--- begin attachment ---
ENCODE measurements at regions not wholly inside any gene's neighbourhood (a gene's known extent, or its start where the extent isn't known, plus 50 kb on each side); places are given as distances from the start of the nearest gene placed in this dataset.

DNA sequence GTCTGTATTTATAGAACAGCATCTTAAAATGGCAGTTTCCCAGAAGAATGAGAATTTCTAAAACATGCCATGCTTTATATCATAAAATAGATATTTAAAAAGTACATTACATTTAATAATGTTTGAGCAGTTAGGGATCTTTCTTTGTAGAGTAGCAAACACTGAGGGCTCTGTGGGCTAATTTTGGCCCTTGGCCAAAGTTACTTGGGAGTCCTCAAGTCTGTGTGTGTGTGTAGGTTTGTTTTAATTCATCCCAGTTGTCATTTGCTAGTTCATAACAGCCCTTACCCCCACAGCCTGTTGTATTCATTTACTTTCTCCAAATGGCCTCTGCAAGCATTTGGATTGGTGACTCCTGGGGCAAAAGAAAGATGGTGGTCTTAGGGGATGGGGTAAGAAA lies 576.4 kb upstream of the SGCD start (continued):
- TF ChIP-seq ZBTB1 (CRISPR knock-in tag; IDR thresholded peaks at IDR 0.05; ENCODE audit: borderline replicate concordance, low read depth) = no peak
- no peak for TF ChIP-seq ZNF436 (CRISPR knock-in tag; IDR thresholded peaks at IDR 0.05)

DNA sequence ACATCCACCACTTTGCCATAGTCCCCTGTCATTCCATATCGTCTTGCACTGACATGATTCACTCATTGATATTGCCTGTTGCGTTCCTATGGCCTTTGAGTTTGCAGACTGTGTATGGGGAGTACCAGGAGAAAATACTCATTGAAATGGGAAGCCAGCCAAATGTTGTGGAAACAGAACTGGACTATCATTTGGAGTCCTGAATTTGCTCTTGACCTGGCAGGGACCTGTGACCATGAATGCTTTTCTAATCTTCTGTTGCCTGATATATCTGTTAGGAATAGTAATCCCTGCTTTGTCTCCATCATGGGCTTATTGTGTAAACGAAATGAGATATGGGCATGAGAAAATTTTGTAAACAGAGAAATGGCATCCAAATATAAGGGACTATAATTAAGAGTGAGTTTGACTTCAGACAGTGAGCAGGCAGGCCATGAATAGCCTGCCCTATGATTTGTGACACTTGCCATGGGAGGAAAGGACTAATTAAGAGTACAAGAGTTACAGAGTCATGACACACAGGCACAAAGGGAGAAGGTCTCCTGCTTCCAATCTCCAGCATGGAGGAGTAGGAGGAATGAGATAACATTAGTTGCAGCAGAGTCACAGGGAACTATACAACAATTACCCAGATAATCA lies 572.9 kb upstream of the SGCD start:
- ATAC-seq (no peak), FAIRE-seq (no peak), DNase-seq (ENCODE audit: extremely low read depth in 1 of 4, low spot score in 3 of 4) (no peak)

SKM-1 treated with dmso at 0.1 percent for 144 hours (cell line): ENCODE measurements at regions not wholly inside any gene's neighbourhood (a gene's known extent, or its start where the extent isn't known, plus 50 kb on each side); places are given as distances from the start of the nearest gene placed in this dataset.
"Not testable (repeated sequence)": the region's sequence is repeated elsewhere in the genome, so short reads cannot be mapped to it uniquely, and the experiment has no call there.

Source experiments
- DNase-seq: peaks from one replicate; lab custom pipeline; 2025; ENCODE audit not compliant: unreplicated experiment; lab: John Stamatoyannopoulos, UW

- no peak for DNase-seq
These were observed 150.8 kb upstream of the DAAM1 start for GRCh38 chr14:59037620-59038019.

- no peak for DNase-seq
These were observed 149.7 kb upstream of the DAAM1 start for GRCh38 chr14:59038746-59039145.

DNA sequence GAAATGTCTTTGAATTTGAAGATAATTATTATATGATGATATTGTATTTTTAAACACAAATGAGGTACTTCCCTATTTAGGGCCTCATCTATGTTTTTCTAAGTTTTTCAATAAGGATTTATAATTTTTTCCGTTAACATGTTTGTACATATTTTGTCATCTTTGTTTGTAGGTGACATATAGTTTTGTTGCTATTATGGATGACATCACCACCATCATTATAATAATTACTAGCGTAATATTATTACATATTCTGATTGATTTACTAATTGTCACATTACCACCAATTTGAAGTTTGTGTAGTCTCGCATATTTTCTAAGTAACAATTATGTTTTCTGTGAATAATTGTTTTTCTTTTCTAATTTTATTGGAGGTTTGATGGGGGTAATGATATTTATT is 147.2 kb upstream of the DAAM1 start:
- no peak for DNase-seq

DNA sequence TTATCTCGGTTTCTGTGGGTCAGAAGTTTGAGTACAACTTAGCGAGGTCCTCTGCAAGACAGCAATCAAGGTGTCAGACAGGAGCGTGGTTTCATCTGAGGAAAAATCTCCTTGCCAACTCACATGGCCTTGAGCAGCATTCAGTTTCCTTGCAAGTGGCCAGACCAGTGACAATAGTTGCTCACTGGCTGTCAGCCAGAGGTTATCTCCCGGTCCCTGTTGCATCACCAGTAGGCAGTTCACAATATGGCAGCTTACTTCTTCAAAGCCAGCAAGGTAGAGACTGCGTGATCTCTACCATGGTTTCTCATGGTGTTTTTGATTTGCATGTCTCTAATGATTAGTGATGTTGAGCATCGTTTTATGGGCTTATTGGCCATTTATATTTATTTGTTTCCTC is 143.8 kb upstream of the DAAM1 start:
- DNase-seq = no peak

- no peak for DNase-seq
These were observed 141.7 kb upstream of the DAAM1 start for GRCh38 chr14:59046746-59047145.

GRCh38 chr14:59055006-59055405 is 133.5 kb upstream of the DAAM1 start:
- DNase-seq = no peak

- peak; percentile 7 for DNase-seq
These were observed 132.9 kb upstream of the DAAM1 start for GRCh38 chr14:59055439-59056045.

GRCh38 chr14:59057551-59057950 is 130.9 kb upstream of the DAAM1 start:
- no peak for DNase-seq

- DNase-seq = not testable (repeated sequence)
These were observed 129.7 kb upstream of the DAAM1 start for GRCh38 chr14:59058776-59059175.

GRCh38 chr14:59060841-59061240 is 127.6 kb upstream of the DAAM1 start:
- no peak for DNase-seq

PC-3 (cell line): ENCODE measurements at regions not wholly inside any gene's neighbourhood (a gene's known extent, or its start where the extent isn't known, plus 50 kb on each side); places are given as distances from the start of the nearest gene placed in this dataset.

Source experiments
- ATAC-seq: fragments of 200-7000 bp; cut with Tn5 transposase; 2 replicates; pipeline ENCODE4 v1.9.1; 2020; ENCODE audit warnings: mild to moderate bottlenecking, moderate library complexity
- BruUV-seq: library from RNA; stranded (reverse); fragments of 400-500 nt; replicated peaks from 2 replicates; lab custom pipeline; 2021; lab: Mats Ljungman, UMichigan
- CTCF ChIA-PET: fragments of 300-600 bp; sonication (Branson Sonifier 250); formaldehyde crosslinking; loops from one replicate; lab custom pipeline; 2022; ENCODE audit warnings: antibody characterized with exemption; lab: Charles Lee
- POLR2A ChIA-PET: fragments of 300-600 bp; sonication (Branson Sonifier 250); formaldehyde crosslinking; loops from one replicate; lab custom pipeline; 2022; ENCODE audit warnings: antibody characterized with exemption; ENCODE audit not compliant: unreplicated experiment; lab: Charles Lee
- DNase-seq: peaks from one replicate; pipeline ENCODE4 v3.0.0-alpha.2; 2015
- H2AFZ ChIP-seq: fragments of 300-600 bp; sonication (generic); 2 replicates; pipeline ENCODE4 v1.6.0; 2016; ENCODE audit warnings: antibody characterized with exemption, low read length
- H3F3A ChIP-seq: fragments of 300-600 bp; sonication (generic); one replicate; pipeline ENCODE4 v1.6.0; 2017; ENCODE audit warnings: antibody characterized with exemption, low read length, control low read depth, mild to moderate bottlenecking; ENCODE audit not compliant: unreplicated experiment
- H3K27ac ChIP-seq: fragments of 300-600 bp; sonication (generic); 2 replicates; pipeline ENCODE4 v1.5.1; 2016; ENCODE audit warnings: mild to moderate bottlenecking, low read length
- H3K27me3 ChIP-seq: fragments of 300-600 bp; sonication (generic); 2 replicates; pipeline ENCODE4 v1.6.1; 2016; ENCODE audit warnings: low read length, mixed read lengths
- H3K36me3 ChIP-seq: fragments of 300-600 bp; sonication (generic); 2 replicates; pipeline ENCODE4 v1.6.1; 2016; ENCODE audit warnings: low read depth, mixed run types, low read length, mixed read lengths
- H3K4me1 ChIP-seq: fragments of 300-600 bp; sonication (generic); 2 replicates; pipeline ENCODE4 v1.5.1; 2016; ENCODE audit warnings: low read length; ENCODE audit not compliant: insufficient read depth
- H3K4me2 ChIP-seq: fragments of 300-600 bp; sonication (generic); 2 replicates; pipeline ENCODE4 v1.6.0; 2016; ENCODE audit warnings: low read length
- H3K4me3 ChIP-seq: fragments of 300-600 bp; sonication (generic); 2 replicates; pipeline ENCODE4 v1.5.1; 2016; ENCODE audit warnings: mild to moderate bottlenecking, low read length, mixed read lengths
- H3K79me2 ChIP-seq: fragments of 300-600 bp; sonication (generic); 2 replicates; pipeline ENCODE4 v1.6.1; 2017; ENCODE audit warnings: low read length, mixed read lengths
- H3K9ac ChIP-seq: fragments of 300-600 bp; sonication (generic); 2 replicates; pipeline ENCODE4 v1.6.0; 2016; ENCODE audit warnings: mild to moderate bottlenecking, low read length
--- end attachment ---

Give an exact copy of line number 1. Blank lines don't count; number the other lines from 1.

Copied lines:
ENCODE measurements at regions not wholly inside any gene's neighbourhood (a gene's known extent, or its start where the extent isn't known, plus 50 kb on each side); places are given as distances from the start of the nearest gene placed in this dataset.